by Emily McPhillips
The park is pale silver in winter; the grass weaving along, mixes of metallic chains and threads, a tough sort of armour. On a circle of walkway you will see: a black metal fence, a fountain, a host of benches as guests, and plaques with old names upon them: dedications and remembrances that stay rooted and still. I walk on and miss things - I hold onto things, too. I hold branches until they snap, I walk on ice still to be found on the edges of paths in the deep of the shade, and I travel along the lengths of helpful handrails that tell me when my route will change. By the old band stand my muscles ache from walking up flights of concrete steps covered by curved and empty trellis. I stand looking to the furthest point in the distance, to an electrical pylon that stands in the same manner that I do: elbows outwards, pointing fierce - only the way I see it, the pylon looks smaller than I, like a toy placed on a hill.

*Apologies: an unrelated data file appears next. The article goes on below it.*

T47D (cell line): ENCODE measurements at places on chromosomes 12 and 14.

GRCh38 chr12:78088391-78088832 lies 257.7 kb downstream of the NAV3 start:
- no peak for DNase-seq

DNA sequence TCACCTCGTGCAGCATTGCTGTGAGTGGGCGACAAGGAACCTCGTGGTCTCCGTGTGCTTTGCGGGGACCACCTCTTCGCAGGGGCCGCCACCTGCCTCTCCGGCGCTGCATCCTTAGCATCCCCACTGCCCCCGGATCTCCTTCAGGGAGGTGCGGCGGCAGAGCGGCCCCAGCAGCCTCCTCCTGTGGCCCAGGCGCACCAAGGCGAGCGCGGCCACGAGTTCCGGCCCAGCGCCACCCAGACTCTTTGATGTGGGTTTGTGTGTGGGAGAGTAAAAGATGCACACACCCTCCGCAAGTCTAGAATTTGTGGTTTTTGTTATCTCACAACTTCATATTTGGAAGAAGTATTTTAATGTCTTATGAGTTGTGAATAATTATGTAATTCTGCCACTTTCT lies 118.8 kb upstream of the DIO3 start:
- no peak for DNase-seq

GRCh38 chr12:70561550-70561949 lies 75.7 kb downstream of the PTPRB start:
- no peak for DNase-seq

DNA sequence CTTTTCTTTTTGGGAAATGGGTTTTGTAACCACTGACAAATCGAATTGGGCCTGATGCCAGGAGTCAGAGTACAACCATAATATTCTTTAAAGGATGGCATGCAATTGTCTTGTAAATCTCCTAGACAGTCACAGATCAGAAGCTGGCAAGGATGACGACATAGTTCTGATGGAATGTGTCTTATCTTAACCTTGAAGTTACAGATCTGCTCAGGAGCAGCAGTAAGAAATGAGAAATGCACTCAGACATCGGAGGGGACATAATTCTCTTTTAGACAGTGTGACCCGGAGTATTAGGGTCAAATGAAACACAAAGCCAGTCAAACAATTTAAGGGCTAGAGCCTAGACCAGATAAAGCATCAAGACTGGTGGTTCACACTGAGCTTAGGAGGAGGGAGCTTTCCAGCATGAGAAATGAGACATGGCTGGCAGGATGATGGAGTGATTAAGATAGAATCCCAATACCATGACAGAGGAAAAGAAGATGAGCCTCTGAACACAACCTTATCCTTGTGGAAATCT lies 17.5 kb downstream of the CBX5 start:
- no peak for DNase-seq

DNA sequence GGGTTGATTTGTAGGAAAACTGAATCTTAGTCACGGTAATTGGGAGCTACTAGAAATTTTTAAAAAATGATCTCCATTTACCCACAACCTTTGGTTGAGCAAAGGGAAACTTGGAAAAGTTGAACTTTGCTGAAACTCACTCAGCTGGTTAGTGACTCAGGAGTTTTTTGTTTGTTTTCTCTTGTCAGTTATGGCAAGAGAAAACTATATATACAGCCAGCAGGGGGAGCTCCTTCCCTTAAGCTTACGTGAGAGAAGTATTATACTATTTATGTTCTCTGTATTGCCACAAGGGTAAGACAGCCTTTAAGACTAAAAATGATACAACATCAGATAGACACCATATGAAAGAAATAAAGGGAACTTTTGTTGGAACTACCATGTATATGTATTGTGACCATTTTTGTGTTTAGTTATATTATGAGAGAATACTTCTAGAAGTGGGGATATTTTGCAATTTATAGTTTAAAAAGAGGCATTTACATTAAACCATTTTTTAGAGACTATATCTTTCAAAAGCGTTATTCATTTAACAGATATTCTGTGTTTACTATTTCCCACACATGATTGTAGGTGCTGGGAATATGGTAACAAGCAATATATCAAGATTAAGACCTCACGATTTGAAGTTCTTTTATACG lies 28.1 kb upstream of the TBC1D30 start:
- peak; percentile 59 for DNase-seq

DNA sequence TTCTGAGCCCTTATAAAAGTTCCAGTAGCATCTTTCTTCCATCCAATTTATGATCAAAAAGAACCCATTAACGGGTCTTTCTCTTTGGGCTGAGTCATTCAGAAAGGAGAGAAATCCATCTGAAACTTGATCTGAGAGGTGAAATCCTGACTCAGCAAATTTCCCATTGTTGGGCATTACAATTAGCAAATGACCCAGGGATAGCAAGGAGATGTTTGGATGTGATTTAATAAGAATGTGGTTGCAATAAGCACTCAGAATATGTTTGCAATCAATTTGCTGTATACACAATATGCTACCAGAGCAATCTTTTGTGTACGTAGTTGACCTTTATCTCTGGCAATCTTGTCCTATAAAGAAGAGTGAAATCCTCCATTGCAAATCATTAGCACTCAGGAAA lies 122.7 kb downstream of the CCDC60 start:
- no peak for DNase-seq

Emily McPhillips was born in 1985. She lives in Manchester where she studies Journalism at Salford University.